1/4 teaspoon peperoncino
2 tablespoons chopped Italian parsley
salt and freshly ground black pepper
1/2 to 3/4 cup small pasta such as pennette, small elbows, or broken larger pasta

Rinse ceci and place in large bowl. Cover with 3 inches of cool water. Soak 24 hours, changing water once. Do not add salt.

Drain ceci and pour into 4 quart pot. Cover with 2 inches cool water. Bring to a boil. Decrease heat to simmer. Cook 45 to 60 minutes until beans begin to soften, skimming and discarding foam. Cooking time will depend on the age of the beans. Drain in colander, and set aside.

Pour olive oil into a low four quart pot. Add diced celery and leaves, carrot (if using), minced onion, garlic and rosemary. Toss to coat with oil. Cover pot and sweat vegetables over low heat until softened, being careful not to let them color, about 12 minutes.

Add 3 cups brodo and drained ceci to pot. Bring to a boil. Decrease to a very mild simmer and cook, partially covered, about 40 minutes or until beans are tender. Remove 1/2 cup of beans and puree with immersion blender or in food processor. Return to pot, add pasta, peperoncino, 1 teaspoon kosher salt and a few twists of black pepper. Cook 10 minutes more or until pasta and beans are done. Add remaining broth, if desired. Remove and discard rosemary stem. Add chopped parsley. Check for seasoning. Serve.

Use your favorite brodo di pollo (chicken broth) or click here for my recipe.

Hungry for more ceci? Check out the Tubettoni Pasta with Chickpeas at Italian Food Forever.


Note: You can click on any picture for a slide show!

I have no affiliation with any product, manufacturer, or site mentioned in this article.

27 Comments

  1. Comment by amy @ fearless homemaker:

    I absolutely love chickpeas, especially when they’re combined with any sort of pasta, which i’ve really only seen in italian cooking. One of the many reasons I love italian food! your pasta e ceci looks just wonderful – YUM!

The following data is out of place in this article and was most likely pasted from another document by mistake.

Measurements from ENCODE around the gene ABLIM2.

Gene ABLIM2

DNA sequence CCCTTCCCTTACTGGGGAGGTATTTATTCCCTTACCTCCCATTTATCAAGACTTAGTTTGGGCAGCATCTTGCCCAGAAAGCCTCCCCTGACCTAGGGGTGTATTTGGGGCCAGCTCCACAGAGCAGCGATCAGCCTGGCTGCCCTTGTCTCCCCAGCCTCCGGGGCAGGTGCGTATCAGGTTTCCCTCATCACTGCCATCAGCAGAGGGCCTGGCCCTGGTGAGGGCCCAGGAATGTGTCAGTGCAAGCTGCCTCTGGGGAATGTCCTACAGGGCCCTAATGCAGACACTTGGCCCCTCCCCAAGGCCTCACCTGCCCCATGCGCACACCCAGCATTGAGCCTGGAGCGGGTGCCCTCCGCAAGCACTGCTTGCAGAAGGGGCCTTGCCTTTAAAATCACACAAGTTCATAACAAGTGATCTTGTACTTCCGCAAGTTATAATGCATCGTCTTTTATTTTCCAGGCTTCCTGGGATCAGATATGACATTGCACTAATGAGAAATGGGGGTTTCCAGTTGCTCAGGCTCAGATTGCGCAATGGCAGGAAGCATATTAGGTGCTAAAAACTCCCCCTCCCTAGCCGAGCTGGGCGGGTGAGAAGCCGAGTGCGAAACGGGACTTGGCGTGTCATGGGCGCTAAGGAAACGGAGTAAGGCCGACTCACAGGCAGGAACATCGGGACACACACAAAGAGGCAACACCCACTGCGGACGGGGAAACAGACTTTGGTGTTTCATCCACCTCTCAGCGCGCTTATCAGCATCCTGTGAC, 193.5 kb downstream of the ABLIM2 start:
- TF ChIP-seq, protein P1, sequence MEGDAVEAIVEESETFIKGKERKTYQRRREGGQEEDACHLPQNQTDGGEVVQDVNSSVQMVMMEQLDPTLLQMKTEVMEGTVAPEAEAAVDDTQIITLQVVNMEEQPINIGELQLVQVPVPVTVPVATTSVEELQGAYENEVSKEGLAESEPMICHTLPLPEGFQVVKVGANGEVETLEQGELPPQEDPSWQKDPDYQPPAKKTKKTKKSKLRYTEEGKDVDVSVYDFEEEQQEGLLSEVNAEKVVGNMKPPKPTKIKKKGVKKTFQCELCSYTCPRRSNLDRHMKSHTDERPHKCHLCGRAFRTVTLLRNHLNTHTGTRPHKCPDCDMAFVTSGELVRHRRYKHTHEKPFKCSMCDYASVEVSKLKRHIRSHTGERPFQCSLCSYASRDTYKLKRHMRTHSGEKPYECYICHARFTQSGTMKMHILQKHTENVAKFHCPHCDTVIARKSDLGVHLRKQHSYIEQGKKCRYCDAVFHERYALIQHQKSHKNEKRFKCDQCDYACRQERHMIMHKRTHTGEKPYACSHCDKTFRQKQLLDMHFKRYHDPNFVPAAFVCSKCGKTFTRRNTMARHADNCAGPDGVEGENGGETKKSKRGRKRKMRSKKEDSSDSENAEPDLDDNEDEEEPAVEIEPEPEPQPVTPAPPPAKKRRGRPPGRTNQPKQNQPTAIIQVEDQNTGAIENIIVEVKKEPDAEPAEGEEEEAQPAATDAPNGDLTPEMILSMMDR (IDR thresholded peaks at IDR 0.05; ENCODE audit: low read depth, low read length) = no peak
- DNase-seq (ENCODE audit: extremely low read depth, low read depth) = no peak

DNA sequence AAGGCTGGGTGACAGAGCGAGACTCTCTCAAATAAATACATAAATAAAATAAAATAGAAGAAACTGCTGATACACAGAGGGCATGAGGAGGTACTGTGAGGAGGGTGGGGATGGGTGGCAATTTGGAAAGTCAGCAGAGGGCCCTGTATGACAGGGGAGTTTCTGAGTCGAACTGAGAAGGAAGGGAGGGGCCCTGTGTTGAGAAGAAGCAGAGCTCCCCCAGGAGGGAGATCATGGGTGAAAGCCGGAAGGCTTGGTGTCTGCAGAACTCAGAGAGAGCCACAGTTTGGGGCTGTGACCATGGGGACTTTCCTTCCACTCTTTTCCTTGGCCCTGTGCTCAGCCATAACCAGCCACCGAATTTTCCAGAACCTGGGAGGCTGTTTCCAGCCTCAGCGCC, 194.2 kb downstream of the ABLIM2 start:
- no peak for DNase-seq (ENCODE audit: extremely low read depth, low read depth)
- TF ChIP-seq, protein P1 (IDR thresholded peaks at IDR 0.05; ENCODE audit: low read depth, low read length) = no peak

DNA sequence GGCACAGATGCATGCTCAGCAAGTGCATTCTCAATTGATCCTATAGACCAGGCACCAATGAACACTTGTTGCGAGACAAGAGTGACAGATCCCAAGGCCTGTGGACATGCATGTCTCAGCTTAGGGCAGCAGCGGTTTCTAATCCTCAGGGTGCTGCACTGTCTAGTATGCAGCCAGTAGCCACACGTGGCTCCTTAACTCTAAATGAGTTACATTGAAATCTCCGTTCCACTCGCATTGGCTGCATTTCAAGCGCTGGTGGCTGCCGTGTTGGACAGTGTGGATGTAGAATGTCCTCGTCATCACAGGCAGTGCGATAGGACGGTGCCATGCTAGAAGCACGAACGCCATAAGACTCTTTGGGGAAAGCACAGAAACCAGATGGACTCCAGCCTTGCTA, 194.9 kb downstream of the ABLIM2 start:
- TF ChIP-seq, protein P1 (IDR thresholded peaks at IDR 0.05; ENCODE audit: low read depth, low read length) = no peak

2. Comment by Frank:

    If you ask me, ceci are the very tastiest of legumes. And dirt cheap, too—but I’m afraid that their new-found popularity will change that…. Still, nice to know that people are catching on to their charms.

    • Comment by Adri:

      Hi Frank,

      I love them. My husband does not share my enthusiasm. I fear he is locked into memories of picking “garbanzo beans” off his “mixed green salad” as a kid. Aside from having real flavor, they have numerous health benefits. And you are right about the cost. One can certainly go high, price wise, as with La Valletta brand, but for every day consumption, and especially for those on a budget, they are a smart and astoundingly versatile choice.

  3. Comment by lory b:

    Quanto mi piace la pasta e ceci, perfetta in queste giornate ancora fredde!!!
    Un bacio grande!!!

  4. Comment by speedy70:

    nutriente, genuina, perfetta!!!!!

  5. Comment by speedy70:

    salutare e nutriente, una zuppa perfetta!!!!!

  6. Comment by Cara and Stefano:

    Pasta e ceci is a delicious alternative to pasta e fagioli in our household, too. As other readers have also commented, our version includes passato di pomodoro and pasta al uovo. Black pepper, a drizzle of olive oil on top and some toasted crusty bread to dip perfects this soup!

    • Comment by Adri:

      Hello you two!

      As with its more famous cousin, Pasta e fagioli, it seems every family has its own version – even within families I have seen variations. This flexibility and adaptive innovation of Italian cuisine both amazes and delights me. Thank you for sharing yours. Stay warm in Minneapolis. Eat Pasta e ceci!

  7. Comment by rita cooks italian: